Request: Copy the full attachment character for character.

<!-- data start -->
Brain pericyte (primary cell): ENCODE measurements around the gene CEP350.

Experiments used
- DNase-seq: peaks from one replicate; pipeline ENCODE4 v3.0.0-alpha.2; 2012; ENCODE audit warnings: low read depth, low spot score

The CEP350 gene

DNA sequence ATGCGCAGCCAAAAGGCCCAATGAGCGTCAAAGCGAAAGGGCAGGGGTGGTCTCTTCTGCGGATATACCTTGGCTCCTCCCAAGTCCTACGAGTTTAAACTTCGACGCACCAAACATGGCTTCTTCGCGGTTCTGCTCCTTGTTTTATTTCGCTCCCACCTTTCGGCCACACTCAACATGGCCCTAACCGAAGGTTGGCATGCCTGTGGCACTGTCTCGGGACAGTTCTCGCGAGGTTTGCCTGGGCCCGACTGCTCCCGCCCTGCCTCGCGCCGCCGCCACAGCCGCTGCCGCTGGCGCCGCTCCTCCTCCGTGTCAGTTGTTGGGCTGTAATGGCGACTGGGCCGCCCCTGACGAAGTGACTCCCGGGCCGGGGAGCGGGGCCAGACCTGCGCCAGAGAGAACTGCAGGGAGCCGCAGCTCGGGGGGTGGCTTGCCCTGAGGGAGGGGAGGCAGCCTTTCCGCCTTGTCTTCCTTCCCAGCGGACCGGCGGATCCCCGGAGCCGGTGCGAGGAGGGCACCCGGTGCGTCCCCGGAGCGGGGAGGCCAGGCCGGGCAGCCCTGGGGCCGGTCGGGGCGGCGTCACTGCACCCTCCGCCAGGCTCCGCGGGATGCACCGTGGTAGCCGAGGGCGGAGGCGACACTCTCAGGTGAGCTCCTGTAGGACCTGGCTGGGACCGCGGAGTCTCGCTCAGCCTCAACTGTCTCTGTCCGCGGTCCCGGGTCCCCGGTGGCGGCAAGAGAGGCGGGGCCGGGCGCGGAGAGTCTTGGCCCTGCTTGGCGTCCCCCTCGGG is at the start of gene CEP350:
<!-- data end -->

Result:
Brain pericyte (primary cell): ENCODE measurements around the gene CEP350.

Experiments used
- DNase-seq: peaks from one replicate; pipeline ENCODE4 v3.0.0-alpha.2; 2012; ENCODE audit warnings: low read depth, low spot score

The CEP350 gene

DNA sequence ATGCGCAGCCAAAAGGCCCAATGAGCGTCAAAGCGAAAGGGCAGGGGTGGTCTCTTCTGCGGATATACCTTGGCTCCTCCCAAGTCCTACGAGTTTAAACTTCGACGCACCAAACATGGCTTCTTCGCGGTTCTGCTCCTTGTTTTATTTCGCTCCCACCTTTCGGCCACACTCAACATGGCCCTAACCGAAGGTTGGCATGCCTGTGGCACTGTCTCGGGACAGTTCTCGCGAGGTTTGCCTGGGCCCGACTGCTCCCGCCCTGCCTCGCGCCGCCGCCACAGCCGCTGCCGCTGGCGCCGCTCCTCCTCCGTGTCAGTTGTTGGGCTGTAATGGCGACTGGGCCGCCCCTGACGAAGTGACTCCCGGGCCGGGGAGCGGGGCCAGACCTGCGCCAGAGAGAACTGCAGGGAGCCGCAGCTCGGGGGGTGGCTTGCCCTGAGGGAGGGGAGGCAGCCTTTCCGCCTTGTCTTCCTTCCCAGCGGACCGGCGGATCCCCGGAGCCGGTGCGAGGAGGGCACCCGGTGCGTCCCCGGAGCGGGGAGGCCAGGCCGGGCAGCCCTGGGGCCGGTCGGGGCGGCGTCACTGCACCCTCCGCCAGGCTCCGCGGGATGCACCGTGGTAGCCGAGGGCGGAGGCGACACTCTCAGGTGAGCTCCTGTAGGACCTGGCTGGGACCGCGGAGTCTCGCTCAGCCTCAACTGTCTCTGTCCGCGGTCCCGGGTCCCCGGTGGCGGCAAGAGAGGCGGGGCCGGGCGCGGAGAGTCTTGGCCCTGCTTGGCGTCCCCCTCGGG is at the start of gene CEP350: